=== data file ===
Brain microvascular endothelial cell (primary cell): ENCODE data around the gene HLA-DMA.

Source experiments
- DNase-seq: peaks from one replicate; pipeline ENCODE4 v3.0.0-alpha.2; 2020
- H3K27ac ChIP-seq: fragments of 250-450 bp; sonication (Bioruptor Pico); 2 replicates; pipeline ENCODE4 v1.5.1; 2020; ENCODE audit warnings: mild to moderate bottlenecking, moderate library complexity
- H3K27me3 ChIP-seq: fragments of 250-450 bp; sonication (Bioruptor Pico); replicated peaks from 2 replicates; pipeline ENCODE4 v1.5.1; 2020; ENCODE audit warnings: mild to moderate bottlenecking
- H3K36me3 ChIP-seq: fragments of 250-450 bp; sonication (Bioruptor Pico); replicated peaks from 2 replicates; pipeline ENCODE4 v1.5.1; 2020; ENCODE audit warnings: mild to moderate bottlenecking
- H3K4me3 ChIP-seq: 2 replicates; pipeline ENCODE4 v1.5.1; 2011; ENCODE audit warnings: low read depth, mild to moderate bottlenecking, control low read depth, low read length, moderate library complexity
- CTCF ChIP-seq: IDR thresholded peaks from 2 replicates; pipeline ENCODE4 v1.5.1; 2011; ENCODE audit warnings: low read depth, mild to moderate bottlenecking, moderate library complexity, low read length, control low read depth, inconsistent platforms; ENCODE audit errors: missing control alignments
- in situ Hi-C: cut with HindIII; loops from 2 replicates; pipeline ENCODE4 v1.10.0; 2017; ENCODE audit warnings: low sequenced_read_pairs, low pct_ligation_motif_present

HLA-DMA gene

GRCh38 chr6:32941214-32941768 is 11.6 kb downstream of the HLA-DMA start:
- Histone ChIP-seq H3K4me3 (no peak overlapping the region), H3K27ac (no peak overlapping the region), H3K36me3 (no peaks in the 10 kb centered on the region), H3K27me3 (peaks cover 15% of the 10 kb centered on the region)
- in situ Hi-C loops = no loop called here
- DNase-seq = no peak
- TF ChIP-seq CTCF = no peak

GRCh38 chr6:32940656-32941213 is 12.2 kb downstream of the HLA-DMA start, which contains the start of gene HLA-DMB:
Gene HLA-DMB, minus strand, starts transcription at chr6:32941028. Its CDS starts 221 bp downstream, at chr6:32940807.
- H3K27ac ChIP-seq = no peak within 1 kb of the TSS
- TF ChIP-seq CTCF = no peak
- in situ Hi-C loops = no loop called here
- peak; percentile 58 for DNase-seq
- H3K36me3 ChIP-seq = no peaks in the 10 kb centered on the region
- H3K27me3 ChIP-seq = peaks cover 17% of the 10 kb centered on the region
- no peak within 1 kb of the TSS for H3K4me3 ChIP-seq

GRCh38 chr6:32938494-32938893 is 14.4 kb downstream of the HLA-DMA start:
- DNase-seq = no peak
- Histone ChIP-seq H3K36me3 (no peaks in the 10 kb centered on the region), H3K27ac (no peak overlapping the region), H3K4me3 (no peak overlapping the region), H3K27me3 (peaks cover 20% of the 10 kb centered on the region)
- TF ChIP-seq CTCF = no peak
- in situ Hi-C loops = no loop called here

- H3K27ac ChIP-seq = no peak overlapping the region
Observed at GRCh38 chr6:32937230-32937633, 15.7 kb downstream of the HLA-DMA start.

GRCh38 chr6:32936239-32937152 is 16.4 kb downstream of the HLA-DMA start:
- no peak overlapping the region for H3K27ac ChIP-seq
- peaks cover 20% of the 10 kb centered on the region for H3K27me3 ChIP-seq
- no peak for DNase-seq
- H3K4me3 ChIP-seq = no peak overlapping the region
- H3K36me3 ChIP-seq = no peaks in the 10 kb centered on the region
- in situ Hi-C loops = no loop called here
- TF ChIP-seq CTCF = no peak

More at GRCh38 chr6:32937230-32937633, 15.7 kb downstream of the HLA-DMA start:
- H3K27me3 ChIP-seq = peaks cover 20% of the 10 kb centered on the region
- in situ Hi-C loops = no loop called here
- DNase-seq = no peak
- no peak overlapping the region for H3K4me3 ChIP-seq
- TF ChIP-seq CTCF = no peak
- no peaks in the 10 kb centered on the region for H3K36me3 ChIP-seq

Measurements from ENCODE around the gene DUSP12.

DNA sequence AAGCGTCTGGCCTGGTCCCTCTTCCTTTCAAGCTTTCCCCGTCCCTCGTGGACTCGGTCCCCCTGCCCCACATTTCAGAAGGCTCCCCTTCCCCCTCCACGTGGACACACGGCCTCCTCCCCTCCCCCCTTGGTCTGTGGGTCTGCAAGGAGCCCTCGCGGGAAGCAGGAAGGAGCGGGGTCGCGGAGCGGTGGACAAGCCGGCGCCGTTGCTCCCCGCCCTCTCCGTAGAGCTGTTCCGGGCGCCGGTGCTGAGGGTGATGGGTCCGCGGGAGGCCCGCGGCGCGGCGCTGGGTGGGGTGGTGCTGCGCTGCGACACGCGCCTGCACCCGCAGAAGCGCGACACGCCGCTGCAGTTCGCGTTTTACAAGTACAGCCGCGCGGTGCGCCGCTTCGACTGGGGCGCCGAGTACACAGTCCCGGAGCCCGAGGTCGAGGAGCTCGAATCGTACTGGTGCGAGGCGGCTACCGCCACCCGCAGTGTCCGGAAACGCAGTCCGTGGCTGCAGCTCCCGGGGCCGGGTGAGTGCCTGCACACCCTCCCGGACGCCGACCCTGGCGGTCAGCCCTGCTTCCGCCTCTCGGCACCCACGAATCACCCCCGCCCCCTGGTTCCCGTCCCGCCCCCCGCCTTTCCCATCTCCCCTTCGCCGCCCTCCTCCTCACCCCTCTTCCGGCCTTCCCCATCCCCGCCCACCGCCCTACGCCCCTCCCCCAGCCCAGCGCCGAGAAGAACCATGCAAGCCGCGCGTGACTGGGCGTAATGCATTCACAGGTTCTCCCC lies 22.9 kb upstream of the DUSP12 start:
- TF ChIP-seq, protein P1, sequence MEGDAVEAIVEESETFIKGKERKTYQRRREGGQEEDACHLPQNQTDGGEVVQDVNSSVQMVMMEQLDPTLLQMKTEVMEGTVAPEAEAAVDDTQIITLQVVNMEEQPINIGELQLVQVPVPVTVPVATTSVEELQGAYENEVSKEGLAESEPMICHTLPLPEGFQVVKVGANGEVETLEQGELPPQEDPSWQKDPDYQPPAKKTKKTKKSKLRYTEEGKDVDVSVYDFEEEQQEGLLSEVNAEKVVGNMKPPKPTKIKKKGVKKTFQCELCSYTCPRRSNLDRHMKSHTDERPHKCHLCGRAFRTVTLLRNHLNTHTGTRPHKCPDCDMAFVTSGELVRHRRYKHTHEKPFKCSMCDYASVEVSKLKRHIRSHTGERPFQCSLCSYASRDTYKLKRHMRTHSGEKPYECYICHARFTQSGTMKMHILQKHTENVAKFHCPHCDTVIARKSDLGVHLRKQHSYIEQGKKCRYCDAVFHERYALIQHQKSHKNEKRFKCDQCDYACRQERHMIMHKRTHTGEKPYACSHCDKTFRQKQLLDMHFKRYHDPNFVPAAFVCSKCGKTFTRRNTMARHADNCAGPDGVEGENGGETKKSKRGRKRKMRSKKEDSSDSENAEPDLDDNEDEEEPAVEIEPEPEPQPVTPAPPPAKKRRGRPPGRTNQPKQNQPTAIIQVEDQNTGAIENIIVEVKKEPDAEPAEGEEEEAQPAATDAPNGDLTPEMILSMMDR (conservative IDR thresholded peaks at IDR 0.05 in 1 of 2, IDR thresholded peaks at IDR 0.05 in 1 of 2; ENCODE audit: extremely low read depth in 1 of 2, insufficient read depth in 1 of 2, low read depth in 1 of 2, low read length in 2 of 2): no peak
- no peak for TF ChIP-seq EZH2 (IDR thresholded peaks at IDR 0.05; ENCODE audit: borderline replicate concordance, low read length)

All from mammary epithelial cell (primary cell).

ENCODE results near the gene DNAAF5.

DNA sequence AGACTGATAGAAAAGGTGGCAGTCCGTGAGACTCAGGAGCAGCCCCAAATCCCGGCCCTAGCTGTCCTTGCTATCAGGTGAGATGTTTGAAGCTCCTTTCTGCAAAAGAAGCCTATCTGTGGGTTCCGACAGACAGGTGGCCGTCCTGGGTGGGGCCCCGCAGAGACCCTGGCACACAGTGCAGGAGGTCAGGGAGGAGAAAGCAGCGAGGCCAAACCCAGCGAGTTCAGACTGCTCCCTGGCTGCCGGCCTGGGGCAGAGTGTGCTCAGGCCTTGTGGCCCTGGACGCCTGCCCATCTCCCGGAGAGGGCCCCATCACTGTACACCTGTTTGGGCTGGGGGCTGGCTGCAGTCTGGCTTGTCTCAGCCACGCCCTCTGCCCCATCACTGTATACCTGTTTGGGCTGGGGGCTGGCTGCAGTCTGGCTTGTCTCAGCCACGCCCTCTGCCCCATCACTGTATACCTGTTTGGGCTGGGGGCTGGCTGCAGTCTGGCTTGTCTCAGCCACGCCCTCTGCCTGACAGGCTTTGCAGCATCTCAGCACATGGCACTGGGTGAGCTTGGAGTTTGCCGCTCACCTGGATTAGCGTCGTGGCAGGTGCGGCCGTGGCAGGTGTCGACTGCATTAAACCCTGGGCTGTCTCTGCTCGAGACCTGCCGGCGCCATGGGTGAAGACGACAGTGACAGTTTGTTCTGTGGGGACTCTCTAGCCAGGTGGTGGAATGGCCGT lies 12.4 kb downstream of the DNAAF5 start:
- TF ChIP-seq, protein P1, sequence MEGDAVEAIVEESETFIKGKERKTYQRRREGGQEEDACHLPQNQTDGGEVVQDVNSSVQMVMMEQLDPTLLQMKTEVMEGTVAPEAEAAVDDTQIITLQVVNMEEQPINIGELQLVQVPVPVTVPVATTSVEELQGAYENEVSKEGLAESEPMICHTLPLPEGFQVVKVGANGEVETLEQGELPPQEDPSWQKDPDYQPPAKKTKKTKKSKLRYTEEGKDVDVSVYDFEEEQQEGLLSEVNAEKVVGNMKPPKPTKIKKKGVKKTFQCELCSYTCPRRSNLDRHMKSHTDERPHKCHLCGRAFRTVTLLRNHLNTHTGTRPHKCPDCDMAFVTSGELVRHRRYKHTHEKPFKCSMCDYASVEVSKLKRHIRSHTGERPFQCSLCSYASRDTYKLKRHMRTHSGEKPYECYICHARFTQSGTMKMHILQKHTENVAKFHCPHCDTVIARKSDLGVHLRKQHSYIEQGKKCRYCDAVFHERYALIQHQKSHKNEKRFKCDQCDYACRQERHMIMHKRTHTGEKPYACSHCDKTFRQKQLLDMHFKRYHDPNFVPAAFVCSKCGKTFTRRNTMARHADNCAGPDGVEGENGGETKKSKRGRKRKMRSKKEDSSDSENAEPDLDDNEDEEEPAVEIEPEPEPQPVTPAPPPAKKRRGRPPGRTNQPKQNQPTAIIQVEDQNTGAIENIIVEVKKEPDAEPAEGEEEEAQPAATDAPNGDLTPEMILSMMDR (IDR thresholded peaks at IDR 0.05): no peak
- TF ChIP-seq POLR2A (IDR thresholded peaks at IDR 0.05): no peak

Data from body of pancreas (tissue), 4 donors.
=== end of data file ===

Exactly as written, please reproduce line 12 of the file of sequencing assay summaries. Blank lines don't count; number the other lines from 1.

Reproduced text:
- Histone ChIP-seq H3K4me3 (no peak overlapping the region), H3K27ac (no peak overlapping the region), H3K36me3 (no peaks in the 10 kb centered on the region), H3K27me3 (peaks cover 15% of the 10 kb centered on the region)